Flatpack furniture may have played its part in saving removalists from a world of back pain, but there is only so many times that those cheap panels can be pulled apart and put back together. The team behind Modos is looking to offer more durable furnishings while taking this convenience a little further, with a modular furniture system that uses simple connectors and wooden boards to form everything from stools to media centers.
Modos was founded Matt Tyson and Andrew Personette, a pair of industrial designers from Brooklyn, New York. Modos was inspired by what the duo perceived as a sacrifice of quality for the sake of convenience in flatpack furniture, which by extension, results in a shorter lifecycle of the products and higher amounts of waste.
As such, Tyson and Personette set about designing a sturdy, high-quality furniture system that could not only be easily transported, but reconfigured to take different shapes as people move home or their needs change. The boards are made using 15 layers of plywood and are laminated with formaldehyde-free glue. Measuring 0.75 in (1.9 cm) thick, they are pre-finished with maple or walnut veneers and come in various sizes depending on what it is you are trying to build.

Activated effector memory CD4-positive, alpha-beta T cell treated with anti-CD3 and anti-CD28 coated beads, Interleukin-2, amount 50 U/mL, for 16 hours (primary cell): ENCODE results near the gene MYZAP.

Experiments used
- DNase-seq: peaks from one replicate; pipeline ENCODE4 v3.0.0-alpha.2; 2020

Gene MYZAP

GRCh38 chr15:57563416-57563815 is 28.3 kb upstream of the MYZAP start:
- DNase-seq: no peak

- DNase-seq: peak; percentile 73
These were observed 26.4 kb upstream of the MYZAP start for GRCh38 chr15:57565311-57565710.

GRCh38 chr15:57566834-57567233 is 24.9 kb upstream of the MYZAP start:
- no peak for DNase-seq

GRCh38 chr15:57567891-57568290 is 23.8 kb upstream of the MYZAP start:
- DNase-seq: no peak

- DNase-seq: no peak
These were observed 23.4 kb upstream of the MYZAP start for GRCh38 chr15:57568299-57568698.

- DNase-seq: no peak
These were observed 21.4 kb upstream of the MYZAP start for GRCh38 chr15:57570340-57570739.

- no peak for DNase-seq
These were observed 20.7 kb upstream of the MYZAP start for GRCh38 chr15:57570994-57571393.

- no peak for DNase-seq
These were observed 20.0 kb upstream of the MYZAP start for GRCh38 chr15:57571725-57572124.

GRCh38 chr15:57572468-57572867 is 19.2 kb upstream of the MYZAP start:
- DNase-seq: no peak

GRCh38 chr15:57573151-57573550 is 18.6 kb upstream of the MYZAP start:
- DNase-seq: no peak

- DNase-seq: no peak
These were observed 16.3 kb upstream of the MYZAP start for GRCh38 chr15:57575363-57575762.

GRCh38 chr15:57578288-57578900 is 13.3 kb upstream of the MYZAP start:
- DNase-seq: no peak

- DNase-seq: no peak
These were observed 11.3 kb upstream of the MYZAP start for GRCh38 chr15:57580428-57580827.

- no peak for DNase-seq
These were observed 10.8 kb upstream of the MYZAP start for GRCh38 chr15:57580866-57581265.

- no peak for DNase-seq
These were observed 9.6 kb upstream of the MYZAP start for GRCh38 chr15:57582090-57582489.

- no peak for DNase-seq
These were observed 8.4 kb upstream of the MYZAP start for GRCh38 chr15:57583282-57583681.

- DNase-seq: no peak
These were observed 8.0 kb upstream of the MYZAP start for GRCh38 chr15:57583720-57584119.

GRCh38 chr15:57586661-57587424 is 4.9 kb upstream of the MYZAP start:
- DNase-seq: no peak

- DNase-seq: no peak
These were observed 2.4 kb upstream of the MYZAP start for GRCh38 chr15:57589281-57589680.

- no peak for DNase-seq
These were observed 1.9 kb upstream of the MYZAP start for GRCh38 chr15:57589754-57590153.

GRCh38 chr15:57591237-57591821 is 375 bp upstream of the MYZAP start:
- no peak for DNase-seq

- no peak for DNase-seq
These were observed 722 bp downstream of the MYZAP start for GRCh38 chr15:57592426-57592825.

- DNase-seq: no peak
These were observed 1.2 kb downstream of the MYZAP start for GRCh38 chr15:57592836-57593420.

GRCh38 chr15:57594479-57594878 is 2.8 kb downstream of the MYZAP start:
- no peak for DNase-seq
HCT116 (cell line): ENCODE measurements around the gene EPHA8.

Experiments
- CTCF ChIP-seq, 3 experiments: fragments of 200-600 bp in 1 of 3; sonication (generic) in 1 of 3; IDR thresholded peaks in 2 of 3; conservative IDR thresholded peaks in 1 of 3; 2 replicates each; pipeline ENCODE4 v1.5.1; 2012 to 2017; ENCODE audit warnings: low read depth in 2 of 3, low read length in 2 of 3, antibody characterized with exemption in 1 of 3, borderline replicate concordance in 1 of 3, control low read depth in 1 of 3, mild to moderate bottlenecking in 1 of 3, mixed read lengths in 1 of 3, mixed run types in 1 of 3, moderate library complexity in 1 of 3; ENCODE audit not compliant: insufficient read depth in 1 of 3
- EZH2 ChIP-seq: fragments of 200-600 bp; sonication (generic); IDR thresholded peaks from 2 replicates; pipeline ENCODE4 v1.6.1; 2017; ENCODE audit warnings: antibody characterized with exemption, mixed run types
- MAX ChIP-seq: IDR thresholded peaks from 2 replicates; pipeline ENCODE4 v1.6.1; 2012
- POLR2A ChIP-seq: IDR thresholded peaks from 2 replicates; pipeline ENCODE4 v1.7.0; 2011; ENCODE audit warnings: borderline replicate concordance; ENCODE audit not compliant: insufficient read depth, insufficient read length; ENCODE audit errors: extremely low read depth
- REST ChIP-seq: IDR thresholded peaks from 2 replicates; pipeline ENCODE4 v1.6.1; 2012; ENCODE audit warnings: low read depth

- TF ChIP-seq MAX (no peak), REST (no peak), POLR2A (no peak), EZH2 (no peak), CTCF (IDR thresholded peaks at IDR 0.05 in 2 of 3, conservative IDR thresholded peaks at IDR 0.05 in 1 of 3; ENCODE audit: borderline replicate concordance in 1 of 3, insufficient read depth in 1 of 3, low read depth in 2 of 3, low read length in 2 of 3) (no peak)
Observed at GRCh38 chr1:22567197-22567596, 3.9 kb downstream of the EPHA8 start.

Joining the panels are anodized aluminum connectors. According to the company, sliding the end of board into the 1-in (2.54-cm) wide connector will create a "friction fit." This involves the aluminum flexing and compressing the board, creating a strong, but easily dismantled joint in the process. Modos has kits and design templates available for desks, shelves and stools, or if you are feeling more creative you can order a bunch of boards and connectors and let inspiration run free.
Modos isn't alone in exploring the potential of modular furnishings, nor is it the first to take a run at tool-free assembly of flatpack furniture. ModCubes, which we looked at earlier in the year, uses Lego-inspired building blocks to construct anything from baby cribs to bunk beds, while the MAG furniture line comes flat-packed and snaps together using powerful magnets at the joints. The vision of the Modos appears to lie somewhere in between, with the team looking to offer the versatility of modular furniture systems without the hassle of nuts, bolts and Allen keys.
Modos is currently the subject of a Kickstarter campaign as the team looks to raise funds and scale-up its production. The pledge levels of the different kits vary from US$60 for a laptop computer stand up to $850 for a glass-top desk kit. A do-it-yourself connector mega pack is set at $650. The company hopes to begin shipping in October 2014 if all goes to plan. You can hear from Tyson and Personette in their pitch video below.
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